Once you’ve landed a job that you enjoy and you’re excelling at work, these questions may pop up: “How can I get a raise or promotion, and what skills should I master to climb the career ladder?”
Whether you’re in an entry-level job or you’re a more experienced career professional, there are a number of skills that will help you get a raise and develop your career over the long-term.
Take a look at four top skills to help you build a career in nearly any field, boost your earnings, and save more money in your bank account.
1. Improve communication
Do you ever feel like your manager or co-workers don’t understand what you’re trying to say? If so, you may want to work on your communication skills.
Communication is a vital skill to develop in any work situation, but especially when you’re trying to progress in your career.
“We all hear that the most important thing is to become a good communicator, and it really is,” says Jane Scudder, coach and founder of The New Exec.
Scudder says that often an employee will communicate with a manager by jumping right into the details, without understanding that the manager needs to see the situation’s big picture first. She says this is a big communication mistake.
“Don’t start with the details. Start with the bigger picture and let the details follow.”
Before talking to your boss, ask yourself: What does she care about and how can I communicate this in a way that makes sense to her? Once you know this, you can then dive into the details.
2. Manage your time
Time management has been one of the top skills on the LinkedIn list of in-demand soft skills for multiple years in a row. It’s easy to understand why. No one wants an employee who shows up late or isn’t able to meet deadlines. And, a survey of employers found that time management skills were one of the most difficult skills to find among MBA graduates.
Luckily, time management doesn’t need to be a difficult skill to develop. There are a lot of small changes you can make to see improvements in the way you manage your time. An easy place to start is to identify your priorities ahead of time.
Time management expert Laura Vanderkam suggests that if you work a Monday to Friday schedule, you should spend time on Friday afternoon setting your priorities for the upcoming week. Plan to tackle the most important priorities on Monday or Tuesday so that if other things pop up during the week, you’ll already have completed your most important tasks.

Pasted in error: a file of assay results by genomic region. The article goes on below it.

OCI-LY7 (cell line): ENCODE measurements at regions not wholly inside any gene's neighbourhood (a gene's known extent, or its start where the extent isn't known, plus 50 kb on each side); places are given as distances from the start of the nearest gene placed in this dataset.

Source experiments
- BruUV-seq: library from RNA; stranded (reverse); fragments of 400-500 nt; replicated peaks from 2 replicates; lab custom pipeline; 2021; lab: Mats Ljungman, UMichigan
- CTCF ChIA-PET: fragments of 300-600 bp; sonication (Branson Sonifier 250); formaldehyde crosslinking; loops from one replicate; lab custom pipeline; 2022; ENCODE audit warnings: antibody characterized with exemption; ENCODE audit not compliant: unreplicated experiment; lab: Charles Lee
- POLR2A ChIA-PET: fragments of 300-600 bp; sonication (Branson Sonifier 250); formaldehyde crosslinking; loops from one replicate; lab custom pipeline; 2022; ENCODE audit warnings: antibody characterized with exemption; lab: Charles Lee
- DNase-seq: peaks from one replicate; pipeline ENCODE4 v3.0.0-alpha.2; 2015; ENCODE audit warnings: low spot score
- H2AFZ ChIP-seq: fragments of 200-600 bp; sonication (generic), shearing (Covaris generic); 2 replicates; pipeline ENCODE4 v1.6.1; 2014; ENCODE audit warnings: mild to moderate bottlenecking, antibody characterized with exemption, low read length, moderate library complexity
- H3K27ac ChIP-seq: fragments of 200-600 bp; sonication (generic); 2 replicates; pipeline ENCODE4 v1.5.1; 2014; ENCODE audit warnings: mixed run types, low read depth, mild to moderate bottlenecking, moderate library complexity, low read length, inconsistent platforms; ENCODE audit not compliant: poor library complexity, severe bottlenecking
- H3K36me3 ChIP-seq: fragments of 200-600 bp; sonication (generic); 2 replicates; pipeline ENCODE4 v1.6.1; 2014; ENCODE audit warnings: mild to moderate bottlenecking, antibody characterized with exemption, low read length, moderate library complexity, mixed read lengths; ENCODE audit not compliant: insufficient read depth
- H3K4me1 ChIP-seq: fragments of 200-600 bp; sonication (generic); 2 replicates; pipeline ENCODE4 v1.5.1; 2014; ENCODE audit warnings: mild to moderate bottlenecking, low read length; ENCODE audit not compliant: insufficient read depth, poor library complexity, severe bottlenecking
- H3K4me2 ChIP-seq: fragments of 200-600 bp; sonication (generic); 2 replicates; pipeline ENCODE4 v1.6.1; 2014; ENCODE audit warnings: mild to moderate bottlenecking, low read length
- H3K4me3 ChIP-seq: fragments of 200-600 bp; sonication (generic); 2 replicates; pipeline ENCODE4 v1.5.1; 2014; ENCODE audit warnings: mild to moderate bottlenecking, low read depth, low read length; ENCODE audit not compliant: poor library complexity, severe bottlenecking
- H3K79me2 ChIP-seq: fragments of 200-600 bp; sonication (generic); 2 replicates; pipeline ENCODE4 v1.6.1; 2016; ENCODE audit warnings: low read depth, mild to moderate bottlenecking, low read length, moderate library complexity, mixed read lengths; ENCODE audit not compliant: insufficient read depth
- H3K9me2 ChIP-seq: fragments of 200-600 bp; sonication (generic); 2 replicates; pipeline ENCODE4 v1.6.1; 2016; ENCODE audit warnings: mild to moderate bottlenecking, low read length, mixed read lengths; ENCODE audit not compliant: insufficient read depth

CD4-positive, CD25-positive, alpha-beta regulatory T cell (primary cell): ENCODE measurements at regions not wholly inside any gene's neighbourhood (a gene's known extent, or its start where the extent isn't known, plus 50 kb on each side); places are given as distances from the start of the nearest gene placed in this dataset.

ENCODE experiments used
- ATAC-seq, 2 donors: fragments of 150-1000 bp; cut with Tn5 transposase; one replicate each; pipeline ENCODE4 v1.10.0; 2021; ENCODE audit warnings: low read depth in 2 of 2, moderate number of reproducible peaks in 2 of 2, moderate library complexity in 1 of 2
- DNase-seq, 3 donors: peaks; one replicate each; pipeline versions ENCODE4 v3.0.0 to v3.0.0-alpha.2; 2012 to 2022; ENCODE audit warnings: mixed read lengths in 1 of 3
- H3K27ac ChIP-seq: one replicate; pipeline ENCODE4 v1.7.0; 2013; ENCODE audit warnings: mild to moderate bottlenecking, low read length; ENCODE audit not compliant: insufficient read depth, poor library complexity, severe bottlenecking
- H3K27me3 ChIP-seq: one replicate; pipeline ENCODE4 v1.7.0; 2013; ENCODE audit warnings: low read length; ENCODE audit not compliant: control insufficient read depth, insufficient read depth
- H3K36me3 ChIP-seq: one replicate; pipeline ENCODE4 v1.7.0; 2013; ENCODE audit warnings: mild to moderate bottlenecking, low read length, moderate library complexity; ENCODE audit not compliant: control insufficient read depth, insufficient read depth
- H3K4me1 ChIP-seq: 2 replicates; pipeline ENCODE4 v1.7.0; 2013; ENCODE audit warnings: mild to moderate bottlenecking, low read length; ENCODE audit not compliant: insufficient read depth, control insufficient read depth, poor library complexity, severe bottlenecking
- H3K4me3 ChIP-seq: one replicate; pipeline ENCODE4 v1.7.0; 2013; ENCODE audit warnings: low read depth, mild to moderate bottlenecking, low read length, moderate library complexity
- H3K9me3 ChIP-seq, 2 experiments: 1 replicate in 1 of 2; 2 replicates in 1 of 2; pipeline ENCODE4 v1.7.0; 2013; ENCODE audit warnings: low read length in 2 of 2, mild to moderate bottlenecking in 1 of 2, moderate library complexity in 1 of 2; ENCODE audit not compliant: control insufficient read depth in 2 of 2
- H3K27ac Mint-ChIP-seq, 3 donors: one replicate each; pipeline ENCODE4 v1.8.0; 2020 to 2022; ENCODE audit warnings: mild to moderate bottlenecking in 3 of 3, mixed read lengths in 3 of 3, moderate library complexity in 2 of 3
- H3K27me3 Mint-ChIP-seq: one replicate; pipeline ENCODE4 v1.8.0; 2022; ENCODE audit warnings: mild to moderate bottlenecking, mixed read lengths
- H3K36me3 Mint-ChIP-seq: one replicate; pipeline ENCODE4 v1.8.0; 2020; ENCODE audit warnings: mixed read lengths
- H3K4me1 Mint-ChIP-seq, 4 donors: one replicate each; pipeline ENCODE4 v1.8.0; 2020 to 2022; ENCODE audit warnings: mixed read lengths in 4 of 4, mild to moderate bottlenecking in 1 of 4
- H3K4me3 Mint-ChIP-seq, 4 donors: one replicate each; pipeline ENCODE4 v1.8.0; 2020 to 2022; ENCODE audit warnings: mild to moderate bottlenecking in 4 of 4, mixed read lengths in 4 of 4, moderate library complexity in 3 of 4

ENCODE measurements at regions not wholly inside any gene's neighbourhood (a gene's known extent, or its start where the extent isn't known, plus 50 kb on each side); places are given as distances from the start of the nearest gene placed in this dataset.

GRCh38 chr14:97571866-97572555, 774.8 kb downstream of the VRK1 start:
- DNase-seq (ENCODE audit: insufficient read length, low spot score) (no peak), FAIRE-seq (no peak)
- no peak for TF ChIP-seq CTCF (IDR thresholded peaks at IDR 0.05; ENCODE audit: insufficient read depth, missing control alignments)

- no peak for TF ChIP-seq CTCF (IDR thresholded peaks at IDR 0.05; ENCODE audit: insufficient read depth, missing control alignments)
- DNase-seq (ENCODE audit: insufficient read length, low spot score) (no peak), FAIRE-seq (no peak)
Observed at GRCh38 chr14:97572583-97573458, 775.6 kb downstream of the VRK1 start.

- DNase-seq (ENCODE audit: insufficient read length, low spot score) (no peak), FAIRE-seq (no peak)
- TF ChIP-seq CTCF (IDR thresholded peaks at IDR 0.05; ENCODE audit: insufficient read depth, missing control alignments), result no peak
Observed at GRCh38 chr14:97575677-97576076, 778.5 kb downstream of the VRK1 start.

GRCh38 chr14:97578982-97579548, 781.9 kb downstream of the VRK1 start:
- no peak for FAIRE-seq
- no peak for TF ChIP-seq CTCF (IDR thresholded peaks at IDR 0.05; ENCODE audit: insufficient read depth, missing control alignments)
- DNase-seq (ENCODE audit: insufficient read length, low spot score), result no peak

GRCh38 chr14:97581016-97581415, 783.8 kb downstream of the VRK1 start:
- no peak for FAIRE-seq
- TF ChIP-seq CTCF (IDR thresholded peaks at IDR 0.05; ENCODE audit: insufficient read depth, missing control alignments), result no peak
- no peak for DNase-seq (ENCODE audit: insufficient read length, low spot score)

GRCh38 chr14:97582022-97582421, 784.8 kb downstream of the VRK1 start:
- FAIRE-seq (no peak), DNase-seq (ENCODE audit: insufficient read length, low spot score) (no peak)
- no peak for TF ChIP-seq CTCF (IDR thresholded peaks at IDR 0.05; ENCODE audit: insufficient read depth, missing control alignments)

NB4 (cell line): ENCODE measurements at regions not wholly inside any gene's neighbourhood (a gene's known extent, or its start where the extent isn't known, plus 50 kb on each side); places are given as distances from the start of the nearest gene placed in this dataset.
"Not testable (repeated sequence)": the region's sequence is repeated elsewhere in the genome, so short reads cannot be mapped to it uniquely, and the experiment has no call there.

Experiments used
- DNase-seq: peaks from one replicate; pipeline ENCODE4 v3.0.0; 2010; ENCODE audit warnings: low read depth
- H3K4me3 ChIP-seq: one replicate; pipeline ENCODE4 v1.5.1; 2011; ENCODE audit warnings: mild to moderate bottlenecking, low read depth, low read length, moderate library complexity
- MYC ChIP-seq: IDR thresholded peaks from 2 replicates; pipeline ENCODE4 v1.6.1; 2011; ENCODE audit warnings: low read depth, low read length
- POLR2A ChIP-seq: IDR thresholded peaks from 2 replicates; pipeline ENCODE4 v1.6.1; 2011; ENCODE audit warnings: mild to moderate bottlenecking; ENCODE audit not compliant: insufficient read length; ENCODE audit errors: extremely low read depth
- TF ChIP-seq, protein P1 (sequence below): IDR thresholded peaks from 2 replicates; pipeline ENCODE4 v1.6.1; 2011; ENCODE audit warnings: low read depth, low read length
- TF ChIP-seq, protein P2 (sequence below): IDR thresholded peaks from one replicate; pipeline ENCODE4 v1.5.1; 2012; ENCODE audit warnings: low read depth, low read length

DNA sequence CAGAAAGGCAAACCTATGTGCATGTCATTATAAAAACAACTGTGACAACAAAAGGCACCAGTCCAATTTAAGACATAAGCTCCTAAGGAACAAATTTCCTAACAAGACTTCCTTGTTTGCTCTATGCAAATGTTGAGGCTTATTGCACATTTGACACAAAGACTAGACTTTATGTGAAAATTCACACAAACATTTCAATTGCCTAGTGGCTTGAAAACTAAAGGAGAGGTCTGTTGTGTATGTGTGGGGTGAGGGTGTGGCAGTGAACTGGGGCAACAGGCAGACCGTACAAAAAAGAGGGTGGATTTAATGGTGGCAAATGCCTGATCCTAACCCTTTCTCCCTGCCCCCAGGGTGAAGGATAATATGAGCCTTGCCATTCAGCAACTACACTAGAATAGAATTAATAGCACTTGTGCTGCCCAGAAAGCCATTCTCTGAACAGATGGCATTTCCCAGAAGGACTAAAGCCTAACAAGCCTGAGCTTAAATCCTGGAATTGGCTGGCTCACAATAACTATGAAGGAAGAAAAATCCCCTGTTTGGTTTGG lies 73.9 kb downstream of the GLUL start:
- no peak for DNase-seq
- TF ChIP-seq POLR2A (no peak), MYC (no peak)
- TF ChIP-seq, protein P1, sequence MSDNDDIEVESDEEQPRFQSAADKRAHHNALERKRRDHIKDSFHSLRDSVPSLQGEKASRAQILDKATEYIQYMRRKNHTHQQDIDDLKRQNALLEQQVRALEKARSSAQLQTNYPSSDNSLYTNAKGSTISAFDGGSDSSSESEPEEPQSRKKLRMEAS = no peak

Networking can get a bad rap, but it’s a skill that will help you move up the career ladder and earn more money. Thankfully, improving your networking skills doesn’t have to mean forcing yourself to go to networking events – if that’s not your thing. But skipping events doesn’t mean you can skip out on mastering this skill.
Learning how to network takes practice and preparation. If someone has agreed to meet you for coffee, Scudder advises sending them a calendar invite, picking a meeting location that is convenient for that person, and planning discussion points ahead of time.
“Come prepared and be ready to answer the question, ‘How can I help you?’ This is your moment,” she says.
And, don’t forget to offer your help as well. We often think that networking with someone further along career-wise makes this a one-way street. Scudder says this isn’t true. Think of ways you can offer up guidance or resources and, if you’re truly at a loss, you can always ask a simple question: “How can I help you?”
The ability to network isn’t just important in the early years of your career. In a survey of companies hiring MBA graduates, the ability to build and maintain a network was one of the most sought after skills.
4. Expand your technical skillset
Soft skills, like the ones listed above, are indeed important when it comes to career advancement. Yet, it’s also valuable to continue expanding your technical skillset.
Technical skills make it easier for you to raise your hand and take a new opportunity when it comes along. Not only will this help you get the raise, but this can ensure your skills stay relevant in the ever-changing job market.
Just how quickly are jobs changing? According to an estimate from the World Economic Forum, 65% of children in primary school today will work in a job type that doesn’t currently exist. And some of the most in-demand jobs didn’t exist 10 years ago (like app developer and social media manager).
While no one can predict exactly which skills will be in demand in the future, LinkedIn has a list of the most in-demand hard skills that employers are currently looking for. Topping the list are cloud computing, artificial intelligence, analytical reasoning, and people management.
Fortunately, learning these new skills doesn’t always require going back to school. If you’re looking to develop some of these hard skills, there are plenty of online resources that can help. For example, online courseware sites like Udemy and Coursera have affordable options that cover a broad range of topics.
Are you ready to uplevel your career?
Once you’ve honed these four skills and landed your raise, it’s time to celebrate!
But don’t get ahead of yourself by letting your newfound money slip through your fingers. Start creating a financially secure future for yourself by creating a budget and automatically saving your hard-earned cash.